Saxophonist and Jazz Composer Michael Brecker Dies at 57

Classic Arts News   Saxophonist and Jazz Composer Michael Brecker Dies at 57
 
Michael Brecker, one of the most active jazz saxophonists of the last several decades and an 11-time Grammy Award winner, died on January 13 in a New York City hospital. He was aged 57 and had battled bone-marrow disease, which ultimately led to leukemia, for many months.

Born in 1949 and raised in Philadelphia, Brecker studied clarinet and alto saxophone before settling on tenor sax as his main instrument. Following a year of study at Indiana University, he moved to New York City in 1970 and began what became an extremely busy career. Known for bringing the influence of rock guitar to his playing, Brecker performed with an astonishing range of musicians, from jazz greats Chick Corea and Pat Metheny to Paul Simon and Joni Mitchell to James Taylor to James Brown to Lou Reed to Frank Zappa to comedian Eddie Murphy.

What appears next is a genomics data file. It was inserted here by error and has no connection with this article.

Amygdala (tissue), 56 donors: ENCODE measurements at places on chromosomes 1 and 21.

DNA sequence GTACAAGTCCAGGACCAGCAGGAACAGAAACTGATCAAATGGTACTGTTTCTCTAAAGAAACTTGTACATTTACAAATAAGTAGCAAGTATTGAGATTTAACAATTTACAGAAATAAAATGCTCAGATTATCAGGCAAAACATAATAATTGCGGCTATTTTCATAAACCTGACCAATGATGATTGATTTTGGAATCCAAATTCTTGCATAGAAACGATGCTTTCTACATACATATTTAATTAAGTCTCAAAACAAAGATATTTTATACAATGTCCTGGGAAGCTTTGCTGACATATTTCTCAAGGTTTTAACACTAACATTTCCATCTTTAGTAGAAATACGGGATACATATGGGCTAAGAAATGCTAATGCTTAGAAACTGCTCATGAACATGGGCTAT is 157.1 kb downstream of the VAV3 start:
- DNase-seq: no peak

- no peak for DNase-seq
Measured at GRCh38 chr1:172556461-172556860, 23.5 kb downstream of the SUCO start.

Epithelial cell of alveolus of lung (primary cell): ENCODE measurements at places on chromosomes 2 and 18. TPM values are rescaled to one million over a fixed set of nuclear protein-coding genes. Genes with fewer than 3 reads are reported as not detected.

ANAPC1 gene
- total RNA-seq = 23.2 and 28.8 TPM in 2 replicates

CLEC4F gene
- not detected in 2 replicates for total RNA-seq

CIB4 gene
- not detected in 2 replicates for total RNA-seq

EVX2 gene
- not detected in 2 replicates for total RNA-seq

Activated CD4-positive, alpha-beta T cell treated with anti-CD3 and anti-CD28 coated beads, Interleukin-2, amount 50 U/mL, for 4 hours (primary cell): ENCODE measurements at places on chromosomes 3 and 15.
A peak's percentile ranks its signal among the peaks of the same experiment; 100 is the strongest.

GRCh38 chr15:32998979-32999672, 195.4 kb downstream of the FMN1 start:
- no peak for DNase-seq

Beginning in 1969 with the album Score — made with a band headed by his brother, trumpeter Randy Brecker — Michael Brecker appeared on more than 900 recordings. New York Times critic Ben Ratliff cites as among the saxophonist's highest achievements the discs he made with his own combo, with the Brecker Brothers band, and with the early 1980s group Steps Ahead. In 2003 he created a 15-piece big band he called the Michael Brecker Quindectet; their CD Wide Angles won two Grammy Awards the following year.

In 2004 Michael Brecker was diagnosed with MDS (myelodysplastic syndrome), a bone-marrow disorder. He and his family searched hard for a compatible donor of marrow or blood stem cells; while thousands of prospects responded, according to the Times, the pursuit was ultimately unsuccessful and the disease progressed to fatal leukemia.

Brecker's final album, his manager told the newspaper, was completed two weeks ago.


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